14
14 Code Block Example cout << “Enter a non-negative value: “; cin >> value; if (value < 0) { // give user a chance to correct the input cout << “That value is negative\n” << “Please enter a non-negative value: “; cin >> value; }

15
15 Nesting Since if ( … ) is a statement itself, it can be nested inside other if statements if (a < 0) cout << “is negative”; else if (a > 0) cout << “is positive”; else cout << “is zero”;

16
16 Nesting Warning The else is always paired with the closest preceding unpaired if The following does not perform as the indentation would lead you to believe When A is -15 output is is negative is very negative When A is -8 output is is negative is non-negative When A is 10 output is is non-negative if (A < 0) cout << “ is negative”; if (A < -10) cout << “ very negative”; else cout << “ is non-negative”;

17
17 Nesting Warning The code below “fixes” the confusion, associates the else with the first if, and outputs appropriate descriptions of A When A is -15 output is is negative is very negative When A is -8 output is is negative When A is 10 output is is non-negative if (A < 0) { cout << “ is negative”; if (A < -10) cout << “ very negative”; } else cout << “ is non-negative”;

18
18 What is a function? A function is a named, parameterized block of code that computes a value or performs a task We invoke a function by using its name with appropriate parameters as a statement in our code, or as part of an expression Example: double sqrt(double v); // prototype The square root function from the math library It computes the square root of the value of the parameter v and returns the result to the calling context y = sqrt(x+37.5); // invocation

19
19 Math Library Functions #include abs(x) – absolute value of x sqrt(x) – square root of x pow(x,y) – x y ceil(x) – smallest integer larger than x floor(y) – largest integer smaller than x exp(x) - e x log(x) – natural log of x – ln(x) log10(x) – log 10 (x) sin(x) – sine of x, range +/- 1.0, x in radians cos(x) – cosine of x, range +/- 1.0, x in radians tan(x) – tangent of x, x in radians asin(x) – arcsine of x, range +/- PI/2 acos(x) – arccosine of x, range 0 to PI atan(x) – arctangent of x, range +/- PI/2 atan2(x,y) – arctangent of x,y, range +/ PI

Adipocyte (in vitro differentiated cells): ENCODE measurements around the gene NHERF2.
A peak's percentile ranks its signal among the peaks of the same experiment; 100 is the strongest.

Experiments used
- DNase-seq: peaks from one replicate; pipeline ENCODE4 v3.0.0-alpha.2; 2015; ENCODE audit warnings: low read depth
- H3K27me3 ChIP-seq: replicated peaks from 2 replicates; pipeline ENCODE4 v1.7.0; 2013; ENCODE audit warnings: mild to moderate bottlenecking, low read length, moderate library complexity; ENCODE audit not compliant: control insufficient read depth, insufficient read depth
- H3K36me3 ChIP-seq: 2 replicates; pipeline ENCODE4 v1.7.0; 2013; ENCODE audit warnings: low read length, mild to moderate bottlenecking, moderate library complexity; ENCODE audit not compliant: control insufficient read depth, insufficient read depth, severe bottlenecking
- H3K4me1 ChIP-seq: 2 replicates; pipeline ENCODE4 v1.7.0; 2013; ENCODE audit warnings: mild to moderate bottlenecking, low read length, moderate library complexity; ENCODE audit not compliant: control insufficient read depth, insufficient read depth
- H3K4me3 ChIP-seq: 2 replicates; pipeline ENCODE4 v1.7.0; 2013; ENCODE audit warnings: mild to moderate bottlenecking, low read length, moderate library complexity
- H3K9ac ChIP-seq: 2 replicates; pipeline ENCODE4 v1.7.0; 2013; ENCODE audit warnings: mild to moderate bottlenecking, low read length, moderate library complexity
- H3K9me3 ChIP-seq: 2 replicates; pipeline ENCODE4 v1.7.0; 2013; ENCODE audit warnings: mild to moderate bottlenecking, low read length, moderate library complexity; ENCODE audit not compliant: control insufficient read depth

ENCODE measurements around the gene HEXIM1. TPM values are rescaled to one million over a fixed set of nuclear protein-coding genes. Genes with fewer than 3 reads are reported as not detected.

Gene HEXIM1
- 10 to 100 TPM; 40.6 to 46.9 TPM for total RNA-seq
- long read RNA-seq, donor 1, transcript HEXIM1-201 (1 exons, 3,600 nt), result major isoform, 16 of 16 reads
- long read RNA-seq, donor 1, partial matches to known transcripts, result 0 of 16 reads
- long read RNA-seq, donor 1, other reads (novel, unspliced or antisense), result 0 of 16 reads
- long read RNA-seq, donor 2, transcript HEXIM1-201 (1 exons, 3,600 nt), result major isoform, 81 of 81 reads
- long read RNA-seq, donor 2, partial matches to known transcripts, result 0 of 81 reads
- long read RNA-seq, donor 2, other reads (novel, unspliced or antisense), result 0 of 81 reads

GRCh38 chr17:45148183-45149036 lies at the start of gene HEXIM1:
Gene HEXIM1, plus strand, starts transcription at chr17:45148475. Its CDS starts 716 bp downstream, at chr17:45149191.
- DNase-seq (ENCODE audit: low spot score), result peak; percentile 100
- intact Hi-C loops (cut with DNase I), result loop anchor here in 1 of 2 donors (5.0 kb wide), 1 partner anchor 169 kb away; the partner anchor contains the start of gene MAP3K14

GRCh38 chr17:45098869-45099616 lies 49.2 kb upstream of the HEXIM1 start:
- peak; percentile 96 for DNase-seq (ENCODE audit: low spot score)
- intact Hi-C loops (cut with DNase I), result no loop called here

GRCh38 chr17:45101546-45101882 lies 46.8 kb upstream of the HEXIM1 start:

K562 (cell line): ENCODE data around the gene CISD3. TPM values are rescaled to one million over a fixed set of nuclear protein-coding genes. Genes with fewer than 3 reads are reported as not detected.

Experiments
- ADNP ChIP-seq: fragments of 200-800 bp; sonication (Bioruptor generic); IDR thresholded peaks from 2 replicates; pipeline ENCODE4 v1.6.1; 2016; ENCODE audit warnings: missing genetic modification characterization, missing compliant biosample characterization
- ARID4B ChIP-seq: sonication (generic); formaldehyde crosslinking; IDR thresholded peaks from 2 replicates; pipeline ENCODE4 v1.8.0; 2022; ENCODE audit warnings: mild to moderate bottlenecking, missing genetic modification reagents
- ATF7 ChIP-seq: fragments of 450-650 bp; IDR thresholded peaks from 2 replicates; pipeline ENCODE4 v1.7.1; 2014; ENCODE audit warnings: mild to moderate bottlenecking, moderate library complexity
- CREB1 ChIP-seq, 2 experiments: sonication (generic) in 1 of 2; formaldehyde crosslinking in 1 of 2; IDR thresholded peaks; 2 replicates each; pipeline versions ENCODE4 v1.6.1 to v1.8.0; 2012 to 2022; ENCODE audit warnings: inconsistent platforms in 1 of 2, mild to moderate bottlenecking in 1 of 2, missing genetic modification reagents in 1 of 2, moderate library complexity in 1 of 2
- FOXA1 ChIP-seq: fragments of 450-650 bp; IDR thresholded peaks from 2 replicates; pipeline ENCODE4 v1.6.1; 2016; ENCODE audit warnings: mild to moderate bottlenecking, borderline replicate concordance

20
20 Character Functions #include toupper(ch) – returns upper case equiv. of ch tolower(ch) – returns lower case equiv. of ch isalpha(ch) – true if ch is a letter a..z, A..Z isdigit(ch) – true if ch is a digit 0..9 There are more …

21
21 Reading (revised) Continue reading in Deitel … Week 2 Sections , (also Ch4 sections below) Appendices B, C, E.1-E.2 Week 3 Sections , Appendices F.1-F.3

22
22 Trajectories Range = vx0 * tof vy0 vx0 v0 Height = vy0 * tmid * g * tmid 2 vy(tmid) = 0 = vy0 + g * tmid So, tmid = -vy0 / g g = ft/sec 2 General Position Calculations x = x0 + vx0 * t y = y0 + vy0 * t * g * t 2 vy = vy0 + g * t tof = 2 * tmid

23
23 Calculating Range of a Projectile This is a parabolic trajectory under the influence of Earth gravity, but no air Algorithm 1 – prompt user and read launch angle in degrees 2 – prompt user and read initial velocity in ft/sec 3 – calculate vx & vy (initial velocity components) 4 – calculate time of flight (no air, gravity -32 ft/s/s) 5 – calculate range 6 – output results

24